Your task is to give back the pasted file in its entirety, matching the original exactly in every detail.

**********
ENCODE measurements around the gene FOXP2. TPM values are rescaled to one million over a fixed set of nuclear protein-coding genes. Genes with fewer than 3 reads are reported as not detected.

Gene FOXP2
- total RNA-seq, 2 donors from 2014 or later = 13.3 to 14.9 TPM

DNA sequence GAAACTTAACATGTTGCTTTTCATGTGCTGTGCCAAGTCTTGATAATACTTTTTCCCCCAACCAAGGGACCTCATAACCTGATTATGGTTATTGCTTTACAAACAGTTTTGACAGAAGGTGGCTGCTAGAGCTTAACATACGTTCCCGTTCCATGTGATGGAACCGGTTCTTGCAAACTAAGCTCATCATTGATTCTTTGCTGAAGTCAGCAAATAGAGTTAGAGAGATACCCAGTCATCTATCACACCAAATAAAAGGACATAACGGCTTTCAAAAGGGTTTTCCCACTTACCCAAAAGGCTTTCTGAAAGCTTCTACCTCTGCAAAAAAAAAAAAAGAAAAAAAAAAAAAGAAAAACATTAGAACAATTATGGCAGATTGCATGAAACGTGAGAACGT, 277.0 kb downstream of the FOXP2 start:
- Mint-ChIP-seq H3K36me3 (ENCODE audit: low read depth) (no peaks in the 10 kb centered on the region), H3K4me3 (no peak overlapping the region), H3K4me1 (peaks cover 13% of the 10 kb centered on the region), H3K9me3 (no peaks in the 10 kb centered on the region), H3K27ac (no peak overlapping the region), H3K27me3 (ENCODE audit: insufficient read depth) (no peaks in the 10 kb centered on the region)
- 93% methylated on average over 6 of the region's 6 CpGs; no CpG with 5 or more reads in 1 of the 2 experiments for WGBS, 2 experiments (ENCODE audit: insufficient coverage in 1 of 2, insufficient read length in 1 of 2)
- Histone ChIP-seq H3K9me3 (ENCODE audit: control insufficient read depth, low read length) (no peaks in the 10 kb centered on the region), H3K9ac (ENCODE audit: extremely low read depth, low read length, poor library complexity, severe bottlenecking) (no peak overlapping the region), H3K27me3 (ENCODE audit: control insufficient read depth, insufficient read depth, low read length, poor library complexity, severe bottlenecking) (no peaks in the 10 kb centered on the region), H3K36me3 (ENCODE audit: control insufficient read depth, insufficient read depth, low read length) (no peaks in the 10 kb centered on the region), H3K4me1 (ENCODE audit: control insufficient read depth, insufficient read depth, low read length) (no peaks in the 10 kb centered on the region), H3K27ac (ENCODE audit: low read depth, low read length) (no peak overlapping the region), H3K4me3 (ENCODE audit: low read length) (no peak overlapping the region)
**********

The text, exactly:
ENCODE measurements around the gene FOXP2. TPM values are rescaled to one million over a fixed set of nuclear protein-coding genes. Genes with fewer than 3 reads are reported as not detected.

Gene FOXP2
- total RNA-seq, 2 donors from 2014 or later = 13.3 to 14.9 TPM

DNA sequence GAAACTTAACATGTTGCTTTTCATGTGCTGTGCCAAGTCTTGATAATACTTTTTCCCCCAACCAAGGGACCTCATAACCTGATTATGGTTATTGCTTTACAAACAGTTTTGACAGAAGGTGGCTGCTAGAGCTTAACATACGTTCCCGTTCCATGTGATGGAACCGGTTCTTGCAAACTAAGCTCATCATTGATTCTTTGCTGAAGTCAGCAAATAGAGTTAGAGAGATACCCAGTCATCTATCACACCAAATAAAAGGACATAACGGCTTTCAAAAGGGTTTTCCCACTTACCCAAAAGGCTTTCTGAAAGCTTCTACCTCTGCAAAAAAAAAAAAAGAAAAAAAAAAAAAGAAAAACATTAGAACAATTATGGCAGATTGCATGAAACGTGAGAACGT, 277.0 kb downstream of the FOXP2 start:
- Mint-ChIP-seq H3K36me3 (ENCODE audit: low read depth) (no peaks in the 10 kb centered on the region), H3K4me3 (no peak overlapping the region), H3K4me1 (peaks cover 13% of the 10 kb centered on the region), H3K9me3 (no peaks in the 10 kb centered on the region), H3K27ac (no peak overlapping the region), H3K27me3 (ENCODE audit: insufficient read depth) (no peaks in the 10 kb centered on the region)
- 93% methylated on average over 6 of the region's 6 CpGs; no CpG with 5 or more reads in 1 of the 2 experiments for WGBS, 2 experiments (ENCODE audit: insufficient coverage in 1 of 2, insufficient read length in 1 of 2)
- Histone ChIP-seq H3K9me3 (ENCODE audit: control insufficient read depth, low read length) (no peaks in the 10 kb centered on the region), H3K9ac (ENCODE audit: extremely low read depth, low read length, poor library complexity, severe bottlenecking) (no peak overlapping the region), H3K27me3 (ENCODE audit: control insufficient read depth, insufficient read depth, low read length, poor library complexity, severe bottlenecking) (no peaks in the 10 kb centered on the region), H3K36me3 (ENCODE audit: control insufficient read depth, insufficient read depth, low read length) (no peaks in the 10 kb centered on the region), H3K4me1 (ENCODE audit: control insufficient read depth, insufficient read depth, low read length) (no peaks in the 10 kb centered on the region), H3K27ac (ENCODE audit: low read depth, low read length) (no peak overlapping the region), H3K4me3 (ENCODE audit: low read length) (no peak overlapping the region)